By Vicki Needham - 09/20/10 05:15 PM EDT
As debate over whether to extend tax cuts for those in the upper brackets rages on Capitol Hill, the economy leads concerns and the issue of taxes ranked last on the list of those asked for a recent poll.
Only 4 percent of those asked said taxes are the most important issue to them personally, the lowest percentage of any issue, in a recent CNBC poll. The top issue was the economy and jobs, with 42 percent saying that is the most important issue, followed by the deficit (14 percent) and healthcare (13 percent). The other issues were education (9 percent), Iraq and Afghanistan (6 percent), Social Security (5 percent) and immigration (5 percent).
The CNBC story reported that a majority of the respondents believe the Bush tax cuts should be extended, even for families making more than $250,000 a year — with 55 percent saying that increasing taxes on any Americans would slow the economy and kill jobs. It also reportedly showed that 40 percent believe those tax cuts should be canceled for higher-income Americans.
But CNBC didn't include any poll results or graphs supporting their headline that a majority — 55 percent — of those polled support an extension of the Bush-era cuts for all taxpayers.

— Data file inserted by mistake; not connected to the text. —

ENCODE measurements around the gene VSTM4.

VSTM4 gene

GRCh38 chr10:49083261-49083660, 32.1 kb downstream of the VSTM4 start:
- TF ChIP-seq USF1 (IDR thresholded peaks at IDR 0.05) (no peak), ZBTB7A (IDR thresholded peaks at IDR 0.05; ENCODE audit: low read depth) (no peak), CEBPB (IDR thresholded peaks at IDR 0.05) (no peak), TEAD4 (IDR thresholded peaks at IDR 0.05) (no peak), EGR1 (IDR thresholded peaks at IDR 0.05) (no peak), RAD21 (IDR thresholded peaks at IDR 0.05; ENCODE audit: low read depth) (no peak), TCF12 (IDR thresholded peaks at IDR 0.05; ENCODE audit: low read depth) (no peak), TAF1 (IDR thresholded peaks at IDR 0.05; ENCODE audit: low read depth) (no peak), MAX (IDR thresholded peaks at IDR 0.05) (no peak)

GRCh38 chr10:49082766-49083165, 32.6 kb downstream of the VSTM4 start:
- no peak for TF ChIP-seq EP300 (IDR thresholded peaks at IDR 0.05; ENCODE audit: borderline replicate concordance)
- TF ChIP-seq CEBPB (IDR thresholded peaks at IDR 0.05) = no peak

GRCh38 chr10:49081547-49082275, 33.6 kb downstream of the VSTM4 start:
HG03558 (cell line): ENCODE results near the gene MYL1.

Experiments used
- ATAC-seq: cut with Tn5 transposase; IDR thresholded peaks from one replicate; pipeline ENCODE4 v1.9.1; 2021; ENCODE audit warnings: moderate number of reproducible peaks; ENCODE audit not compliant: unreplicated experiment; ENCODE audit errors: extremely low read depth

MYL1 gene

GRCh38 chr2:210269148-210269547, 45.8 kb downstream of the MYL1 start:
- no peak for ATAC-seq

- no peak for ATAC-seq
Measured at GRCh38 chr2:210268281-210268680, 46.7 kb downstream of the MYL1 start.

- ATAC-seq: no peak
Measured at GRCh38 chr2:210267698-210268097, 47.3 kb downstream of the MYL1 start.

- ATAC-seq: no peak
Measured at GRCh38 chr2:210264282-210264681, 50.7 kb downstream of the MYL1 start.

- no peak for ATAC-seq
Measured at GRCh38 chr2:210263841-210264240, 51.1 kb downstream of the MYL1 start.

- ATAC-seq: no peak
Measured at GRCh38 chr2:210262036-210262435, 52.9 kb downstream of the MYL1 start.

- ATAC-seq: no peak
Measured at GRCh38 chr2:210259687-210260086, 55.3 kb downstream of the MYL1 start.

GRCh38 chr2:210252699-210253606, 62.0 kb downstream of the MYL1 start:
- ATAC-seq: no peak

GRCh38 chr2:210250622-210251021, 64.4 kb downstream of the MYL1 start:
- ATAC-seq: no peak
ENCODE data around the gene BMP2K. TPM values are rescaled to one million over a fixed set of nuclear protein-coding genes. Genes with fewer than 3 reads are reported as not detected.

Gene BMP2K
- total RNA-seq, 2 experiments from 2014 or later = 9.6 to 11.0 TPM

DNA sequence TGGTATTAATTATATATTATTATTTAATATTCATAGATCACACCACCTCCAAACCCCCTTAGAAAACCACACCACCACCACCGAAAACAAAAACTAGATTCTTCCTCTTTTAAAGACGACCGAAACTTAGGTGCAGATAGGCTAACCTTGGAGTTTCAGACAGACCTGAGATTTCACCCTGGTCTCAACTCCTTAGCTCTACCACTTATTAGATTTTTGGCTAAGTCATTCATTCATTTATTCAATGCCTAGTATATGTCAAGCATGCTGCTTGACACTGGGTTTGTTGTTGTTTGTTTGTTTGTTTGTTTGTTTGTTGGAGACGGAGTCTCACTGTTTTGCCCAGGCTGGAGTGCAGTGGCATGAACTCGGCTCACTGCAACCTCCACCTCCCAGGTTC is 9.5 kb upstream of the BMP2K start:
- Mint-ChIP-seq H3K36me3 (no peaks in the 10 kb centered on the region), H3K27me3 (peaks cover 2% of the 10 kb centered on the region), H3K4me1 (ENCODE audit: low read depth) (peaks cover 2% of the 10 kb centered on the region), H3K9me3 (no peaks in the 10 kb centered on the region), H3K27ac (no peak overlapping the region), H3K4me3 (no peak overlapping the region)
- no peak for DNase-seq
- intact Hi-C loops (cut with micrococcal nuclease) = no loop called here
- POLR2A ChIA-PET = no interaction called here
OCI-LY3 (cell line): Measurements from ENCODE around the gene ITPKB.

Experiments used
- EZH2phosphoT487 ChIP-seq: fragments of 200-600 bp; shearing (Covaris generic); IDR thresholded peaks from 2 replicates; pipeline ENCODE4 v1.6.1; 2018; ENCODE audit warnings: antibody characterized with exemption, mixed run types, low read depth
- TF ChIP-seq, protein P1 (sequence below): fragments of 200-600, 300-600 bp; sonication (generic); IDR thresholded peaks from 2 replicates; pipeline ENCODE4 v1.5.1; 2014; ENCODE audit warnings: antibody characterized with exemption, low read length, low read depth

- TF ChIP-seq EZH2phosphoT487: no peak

See the complete results of the poll here.
Senate Republicans sent out the poll information showing support for their position that tax cuts should be extended for all taxpayers for the next year.
Overall, 62 percent say the country is on the wrong track,
up from 57 percent in September 2009 but still well below two years ago
as the financial crisis hit and 82 percent said the country was headed
the wrong way.
A majority said they are very worried about economic conditions, while 35 percent say they are somewhat worried.
About 65 percent of those asked said they need to see hiring go up and unemployment go down to feel better about the nation's slowly moving economic recovery.
When it comes to dealing with the economy, respondents weren't happy with either Republicans or Democrats, but 69 percent said the GOP don't have a viable economic plan, while 65 percent said the same about the majority party.